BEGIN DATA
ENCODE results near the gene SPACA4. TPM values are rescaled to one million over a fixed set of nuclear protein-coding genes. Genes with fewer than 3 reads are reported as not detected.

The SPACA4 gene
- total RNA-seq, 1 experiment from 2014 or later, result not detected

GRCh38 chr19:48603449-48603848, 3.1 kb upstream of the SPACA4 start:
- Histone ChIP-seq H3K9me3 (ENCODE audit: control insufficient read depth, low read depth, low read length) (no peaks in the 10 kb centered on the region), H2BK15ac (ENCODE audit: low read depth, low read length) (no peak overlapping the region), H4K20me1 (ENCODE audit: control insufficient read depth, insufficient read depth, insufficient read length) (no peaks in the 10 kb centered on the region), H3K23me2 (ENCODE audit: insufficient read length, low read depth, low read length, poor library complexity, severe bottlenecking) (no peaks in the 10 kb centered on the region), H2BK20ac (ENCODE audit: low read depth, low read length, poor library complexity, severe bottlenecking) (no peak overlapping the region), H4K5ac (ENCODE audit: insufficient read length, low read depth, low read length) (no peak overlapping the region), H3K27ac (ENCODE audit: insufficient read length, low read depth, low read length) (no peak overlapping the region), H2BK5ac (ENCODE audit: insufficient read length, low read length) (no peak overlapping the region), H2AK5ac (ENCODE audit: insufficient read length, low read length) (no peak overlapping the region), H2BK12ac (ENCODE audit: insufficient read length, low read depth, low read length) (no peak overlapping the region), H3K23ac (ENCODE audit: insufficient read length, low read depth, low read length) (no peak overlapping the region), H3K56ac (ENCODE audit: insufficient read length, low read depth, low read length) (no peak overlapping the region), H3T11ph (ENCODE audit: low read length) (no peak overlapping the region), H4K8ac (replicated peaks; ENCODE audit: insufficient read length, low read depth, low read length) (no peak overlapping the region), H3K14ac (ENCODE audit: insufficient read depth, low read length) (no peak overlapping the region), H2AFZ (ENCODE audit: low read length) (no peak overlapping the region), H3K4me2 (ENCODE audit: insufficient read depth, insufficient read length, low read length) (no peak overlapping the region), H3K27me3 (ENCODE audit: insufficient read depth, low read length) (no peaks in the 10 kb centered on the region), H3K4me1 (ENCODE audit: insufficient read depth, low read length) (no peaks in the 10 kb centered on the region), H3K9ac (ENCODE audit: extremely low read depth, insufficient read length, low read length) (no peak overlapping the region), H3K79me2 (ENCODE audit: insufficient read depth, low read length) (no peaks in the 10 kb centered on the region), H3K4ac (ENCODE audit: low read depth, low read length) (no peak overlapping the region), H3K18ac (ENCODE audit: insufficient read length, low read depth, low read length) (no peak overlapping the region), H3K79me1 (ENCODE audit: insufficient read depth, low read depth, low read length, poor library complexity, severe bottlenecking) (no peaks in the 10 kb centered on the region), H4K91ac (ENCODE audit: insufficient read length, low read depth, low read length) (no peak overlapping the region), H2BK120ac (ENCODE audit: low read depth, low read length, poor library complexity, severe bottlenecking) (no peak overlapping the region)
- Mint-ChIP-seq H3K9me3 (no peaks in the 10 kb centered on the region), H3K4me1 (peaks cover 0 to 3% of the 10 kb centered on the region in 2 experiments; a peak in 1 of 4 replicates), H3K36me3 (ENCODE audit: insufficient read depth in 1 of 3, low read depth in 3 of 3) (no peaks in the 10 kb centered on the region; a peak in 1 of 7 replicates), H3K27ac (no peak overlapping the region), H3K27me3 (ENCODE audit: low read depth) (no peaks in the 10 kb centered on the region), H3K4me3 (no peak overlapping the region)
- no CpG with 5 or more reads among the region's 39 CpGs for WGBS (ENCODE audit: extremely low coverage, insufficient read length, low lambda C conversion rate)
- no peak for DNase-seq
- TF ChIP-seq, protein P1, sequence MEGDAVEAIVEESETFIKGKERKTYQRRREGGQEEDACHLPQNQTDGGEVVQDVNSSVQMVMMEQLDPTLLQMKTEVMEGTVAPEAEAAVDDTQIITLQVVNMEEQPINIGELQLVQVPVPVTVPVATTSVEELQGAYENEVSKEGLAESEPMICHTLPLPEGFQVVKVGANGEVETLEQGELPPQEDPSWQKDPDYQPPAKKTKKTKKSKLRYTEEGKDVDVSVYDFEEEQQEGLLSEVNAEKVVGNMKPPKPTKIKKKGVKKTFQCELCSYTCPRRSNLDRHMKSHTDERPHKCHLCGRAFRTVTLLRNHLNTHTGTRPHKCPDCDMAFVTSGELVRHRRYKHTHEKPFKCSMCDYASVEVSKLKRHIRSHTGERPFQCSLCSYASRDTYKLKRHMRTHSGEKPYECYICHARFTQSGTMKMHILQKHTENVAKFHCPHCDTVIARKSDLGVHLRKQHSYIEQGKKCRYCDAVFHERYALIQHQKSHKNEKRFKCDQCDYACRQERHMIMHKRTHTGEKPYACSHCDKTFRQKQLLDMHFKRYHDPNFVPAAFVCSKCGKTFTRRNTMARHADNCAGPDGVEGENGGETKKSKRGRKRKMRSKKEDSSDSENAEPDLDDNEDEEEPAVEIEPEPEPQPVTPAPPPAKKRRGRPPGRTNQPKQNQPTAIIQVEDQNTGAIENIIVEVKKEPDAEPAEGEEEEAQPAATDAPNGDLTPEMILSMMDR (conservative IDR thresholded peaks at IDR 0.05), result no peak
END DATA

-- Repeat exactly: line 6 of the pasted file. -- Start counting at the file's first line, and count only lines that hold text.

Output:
- Mint-ChIP-seq H3K9me3 (no peaks in the 10 kb centered on the region), H3K4me1 (peaks cover 0 to 3% of the 10 kb centered on the region in 2 experiments; a peak in 1 of 4 replicates), H3K36me3 (ENCODE audit: insufficient read depth in 1 of 3, low read depth in 3 of 3) (no peaks in the 10 kb centered on the region; a peak in 1 of 7 replicates), H3K27ac (no peak overlapping the region), H3K27me3 (ENCODE audit: low read depth) (no peaks in the 10 kb centered on the region), H3K4me3 (no peak overlapping the region)